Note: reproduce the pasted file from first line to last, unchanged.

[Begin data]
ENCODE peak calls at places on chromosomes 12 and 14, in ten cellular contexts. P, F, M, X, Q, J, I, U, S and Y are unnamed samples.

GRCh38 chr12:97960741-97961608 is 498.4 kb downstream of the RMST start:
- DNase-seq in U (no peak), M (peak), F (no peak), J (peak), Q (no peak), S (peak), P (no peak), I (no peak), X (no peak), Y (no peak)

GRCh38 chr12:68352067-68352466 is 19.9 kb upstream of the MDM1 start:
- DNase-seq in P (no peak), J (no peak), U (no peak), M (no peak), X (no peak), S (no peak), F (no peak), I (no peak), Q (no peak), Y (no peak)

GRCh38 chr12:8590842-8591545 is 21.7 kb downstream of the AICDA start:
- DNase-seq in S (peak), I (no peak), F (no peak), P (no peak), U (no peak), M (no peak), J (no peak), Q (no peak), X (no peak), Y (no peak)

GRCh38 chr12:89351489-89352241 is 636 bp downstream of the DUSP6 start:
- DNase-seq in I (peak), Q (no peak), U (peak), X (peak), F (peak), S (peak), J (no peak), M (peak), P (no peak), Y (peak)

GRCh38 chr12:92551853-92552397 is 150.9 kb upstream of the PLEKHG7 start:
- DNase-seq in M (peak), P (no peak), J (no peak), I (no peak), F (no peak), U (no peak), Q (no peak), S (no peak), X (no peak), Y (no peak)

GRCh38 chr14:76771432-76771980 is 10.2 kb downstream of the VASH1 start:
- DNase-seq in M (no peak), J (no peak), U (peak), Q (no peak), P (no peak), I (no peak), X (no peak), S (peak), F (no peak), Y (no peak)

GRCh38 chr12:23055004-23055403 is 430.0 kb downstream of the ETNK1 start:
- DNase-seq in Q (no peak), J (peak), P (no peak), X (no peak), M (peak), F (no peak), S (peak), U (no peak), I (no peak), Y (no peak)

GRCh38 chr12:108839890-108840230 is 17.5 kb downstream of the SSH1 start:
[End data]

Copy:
ENCODE peak calls at places on chromosomes 12 and 14, in ten cellular contexts. P, F, M, X, Q, J, I, U, S and Y are unnamed samples.

GRCh38 chr12:97960741-97961608 is 498.4 kb downstream of the RMST start:
- DNase-seq in U (no peak), M (peak), F (no peak), J (peak), Q (no peak), S (peak), P (no peak), I (no peak), X (no peak), Y (no peak)

GRCh38 chr12:68352067-68352466 is 19.9 kb upstream of the MDM1 start:
- DNase-seq in P (no peak), J (no peak), U (no peak), M (no peak), X (no peak), S (no peak), F (no peak), I (no peak), Q (no peak), Y (no peak)

GRCh38 chr12:8590842-8591545 is 21.7 kb downstream of the AICDA start:
- DNase-seq in S (peak), I (no peak), F (no peak), P (no peak), U (no peak), M (no peak), J (no peak), Q (no peak), X (no peak), Y (no peak)

GRCh38 chr12:89351489-89352241 is 636 bp downstream of the DUSP6 start:
- DNase-seq in I (peak), Q (no peak), U (peak), X (peak), F (peak), S (peak), J (no peak), M (peak), P (no peak), Y (peak)

GRCh38 chr12:92551853-92552397 is 150.9 kb upstream of the PLEKHG7 start:
- DNase-seq in M (peak), P (no peak), J (no peak), I (no peak), F (no peak), U (no peak), Q (no peak), S (no peak), X (no peak), Y (no peak)

GRCh38 chr14:76771432-76771980 is 10.2 kb downstream of the VASH1 start:
- DNase-seq in M (no peak), J (no peak), U (peak), Q (no peak), P (no peak), I (no peak), X (no peak), S (peak), F (no peak), Y (no peak)

GRCh38 chr12:23055004-23055403 is 430.0 kb downstream of the ETNK1 start:
- DNase-seq in Q (no peak), J (peak), P (no peak), X (no peak), M (peak), F (no peak), S (peak), U (no peak), I (no peak), Y (no peak)

GRCh38 chr12:108839890-108840230 is 17.5 kb downstream of the SSH1 start: